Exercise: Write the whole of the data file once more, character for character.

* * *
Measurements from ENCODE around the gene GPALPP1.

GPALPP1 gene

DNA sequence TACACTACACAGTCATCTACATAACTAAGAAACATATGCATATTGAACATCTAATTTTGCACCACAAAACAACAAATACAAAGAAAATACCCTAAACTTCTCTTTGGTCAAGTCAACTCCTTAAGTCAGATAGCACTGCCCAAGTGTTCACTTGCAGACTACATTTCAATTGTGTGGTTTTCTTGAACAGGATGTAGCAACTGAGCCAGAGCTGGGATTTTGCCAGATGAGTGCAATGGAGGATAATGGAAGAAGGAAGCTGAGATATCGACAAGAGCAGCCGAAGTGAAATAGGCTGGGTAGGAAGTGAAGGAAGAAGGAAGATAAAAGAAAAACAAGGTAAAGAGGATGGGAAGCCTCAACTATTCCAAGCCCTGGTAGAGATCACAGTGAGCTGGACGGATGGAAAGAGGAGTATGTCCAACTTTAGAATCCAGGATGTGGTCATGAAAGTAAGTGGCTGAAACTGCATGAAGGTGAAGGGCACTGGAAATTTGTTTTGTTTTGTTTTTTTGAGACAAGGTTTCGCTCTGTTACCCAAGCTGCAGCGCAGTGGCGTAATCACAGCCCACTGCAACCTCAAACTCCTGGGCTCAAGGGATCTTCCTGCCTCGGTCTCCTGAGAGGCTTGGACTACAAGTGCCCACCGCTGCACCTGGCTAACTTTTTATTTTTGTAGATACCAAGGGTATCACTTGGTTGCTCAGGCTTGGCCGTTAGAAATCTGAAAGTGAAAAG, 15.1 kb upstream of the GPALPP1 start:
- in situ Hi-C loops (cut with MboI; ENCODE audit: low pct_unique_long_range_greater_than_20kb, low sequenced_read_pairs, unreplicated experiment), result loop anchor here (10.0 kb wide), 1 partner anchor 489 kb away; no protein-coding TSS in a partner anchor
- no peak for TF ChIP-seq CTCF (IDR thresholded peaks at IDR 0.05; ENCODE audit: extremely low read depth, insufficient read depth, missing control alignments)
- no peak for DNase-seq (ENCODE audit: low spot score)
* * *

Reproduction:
Measurements from ENCODE around the gene GPALPP1.

GPALPP1 gene

DNA sequence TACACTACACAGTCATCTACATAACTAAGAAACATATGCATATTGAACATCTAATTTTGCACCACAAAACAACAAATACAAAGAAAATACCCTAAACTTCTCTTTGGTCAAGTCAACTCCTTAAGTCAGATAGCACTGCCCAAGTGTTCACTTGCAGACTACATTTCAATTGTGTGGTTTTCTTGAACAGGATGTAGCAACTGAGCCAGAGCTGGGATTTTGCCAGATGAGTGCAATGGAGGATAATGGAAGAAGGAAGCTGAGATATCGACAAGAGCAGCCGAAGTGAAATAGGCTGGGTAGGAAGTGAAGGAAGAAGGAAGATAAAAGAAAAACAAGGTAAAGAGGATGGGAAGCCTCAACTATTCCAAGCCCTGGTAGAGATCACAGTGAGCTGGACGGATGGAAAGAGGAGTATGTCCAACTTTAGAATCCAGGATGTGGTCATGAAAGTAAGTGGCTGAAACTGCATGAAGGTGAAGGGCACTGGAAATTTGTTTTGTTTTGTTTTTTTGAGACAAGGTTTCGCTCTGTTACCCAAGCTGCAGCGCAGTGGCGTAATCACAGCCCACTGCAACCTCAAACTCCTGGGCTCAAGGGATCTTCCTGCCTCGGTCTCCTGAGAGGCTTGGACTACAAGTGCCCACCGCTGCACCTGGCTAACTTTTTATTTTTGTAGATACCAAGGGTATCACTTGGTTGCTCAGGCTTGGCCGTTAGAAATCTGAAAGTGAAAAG, 15.1 kb upstream of the GPALPP1 start:
- in situ Hi-C loops (cut with MboI; ENCODE audit: low pct_unique_long_range_greater_than_20kb, low sequenced_read_pairs, unreplicated experiment), result loop anchor here (10.0 kb wide), 1 partner anchor 489 kb away; no protein-coding TSS in a partner anchor
- no peak for TF ChIP-seq CTCF (IDR thresholded peaks at IDR 0.05; ENCODE audit: extremely low read depth, insufficient read depth, missing control alignments)
- no peak for DNase-seq (ENCODE audit: low spot score)